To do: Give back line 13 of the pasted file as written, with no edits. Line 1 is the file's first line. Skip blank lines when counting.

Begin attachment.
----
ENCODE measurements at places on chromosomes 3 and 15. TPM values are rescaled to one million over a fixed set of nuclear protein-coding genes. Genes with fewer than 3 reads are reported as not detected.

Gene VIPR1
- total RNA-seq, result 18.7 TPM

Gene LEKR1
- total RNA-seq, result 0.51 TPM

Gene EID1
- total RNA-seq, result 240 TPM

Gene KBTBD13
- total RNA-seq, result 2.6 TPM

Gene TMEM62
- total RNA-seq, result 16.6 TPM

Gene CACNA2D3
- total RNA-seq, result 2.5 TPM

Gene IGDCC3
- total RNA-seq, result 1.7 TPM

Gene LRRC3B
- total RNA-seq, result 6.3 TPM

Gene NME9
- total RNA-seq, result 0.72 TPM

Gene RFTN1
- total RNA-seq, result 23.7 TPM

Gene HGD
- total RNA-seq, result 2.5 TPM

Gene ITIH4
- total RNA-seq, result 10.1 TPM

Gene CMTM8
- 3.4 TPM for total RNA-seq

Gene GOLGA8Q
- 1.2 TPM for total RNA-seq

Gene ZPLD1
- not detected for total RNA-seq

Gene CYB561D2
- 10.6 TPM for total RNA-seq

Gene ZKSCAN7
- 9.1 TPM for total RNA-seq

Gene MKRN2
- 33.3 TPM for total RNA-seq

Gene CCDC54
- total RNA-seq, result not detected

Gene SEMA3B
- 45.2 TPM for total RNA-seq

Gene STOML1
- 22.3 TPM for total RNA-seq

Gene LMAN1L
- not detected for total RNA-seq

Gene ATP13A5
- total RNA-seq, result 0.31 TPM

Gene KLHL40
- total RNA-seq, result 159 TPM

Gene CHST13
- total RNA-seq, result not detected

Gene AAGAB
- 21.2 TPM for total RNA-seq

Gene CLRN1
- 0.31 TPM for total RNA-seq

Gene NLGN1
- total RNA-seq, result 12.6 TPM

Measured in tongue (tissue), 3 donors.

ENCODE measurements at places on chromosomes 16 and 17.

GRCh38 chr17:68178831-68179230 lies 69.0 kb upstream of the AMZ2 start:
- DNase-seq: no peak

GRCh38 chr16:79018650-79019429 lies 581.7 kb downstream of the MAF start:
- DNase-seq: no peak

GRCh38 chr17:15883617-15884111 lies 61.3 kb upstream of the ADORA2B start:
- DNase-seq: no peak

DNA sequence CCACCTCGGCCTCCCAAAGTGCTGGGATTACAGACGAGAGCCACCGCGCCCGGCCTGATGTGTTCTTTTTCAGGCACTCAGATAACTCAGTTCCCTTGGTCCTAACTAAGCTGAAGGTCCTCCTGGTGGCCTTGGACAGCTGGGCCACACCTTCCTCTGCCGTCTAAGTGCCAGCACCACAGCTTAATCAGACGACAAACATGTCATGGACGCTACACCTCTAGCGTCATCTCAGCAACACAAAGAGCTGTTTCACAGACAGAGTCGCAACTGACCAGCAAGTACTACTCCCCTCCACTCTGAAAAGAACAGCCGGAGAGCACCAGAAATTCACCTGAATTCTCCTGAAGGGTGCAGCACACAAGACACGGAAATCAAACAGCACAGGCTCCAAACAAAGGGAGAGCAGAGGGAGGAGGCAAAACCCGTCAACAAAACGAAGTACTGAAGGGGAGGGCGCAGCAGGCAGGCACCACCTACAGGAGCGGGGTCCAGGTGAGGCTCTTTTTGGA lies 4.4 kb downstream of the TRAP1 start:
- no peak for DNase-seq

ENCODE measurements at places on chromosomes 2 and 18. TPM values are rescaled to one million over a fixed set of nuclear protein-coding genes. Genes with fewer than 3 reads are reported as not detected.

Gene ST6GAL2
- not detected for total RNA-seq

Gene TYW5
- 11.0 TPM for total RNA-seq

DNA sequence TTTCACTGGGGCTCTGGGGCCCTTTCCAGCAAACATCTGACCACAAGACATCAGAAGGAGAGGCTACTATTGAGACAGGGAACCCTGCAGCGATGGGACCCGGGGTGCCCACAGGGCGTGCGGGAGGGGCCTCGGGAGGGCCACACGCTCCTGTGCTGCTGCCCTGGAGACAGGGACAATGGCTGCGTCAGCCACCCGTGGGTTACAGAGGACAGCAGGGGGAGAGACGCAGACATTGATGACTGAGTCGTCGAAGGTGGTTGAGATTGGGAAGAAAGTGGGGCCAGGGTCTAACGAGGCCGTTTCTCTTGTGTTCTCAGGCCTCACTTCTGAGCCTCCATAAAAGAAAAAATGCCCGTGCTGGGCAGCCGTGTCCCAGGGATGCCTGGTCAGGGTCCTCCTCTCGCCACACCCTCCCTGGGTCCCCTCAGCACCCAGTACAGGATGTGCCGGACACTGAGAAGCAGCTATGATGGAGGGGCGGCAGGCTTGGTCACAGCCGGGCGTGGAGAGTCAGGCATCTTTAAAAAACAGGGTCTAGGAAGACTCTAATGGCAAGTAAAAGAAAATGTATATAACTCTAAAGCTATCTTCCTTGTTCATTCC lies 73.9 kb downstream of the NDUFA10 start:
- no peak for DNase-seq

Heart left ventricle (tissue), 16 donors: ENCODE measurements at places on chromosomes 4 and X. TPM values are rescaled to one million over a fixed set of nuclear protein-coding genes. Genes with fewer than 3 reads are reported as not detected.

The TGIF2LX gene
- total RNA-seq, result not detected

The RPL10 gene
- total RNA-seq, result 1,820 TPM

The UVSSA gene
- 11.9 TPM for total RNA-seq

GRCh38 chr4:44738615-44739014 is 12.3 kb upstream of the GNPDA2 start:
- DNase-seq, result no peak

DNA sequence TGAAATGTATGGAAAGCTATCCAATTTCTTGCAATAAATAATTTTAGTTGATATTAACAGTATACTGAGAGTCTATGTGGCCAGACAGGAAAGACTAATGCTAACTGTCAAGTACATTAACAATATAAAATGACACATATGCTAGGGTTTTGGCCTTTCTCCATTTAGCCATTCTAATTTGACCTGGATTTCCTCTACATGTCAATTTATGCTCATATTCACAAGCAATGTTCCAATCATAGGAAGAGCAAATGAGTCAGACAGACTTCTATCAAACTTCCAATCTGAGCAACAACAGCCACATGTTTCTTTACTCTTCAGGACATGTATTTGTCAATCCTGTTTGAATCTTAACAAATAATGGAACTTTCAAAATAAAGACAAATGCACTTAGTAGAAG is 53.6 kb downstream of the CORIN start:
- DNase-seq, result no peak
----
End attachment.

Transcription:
- total RNA-seq, result 2.5 TPM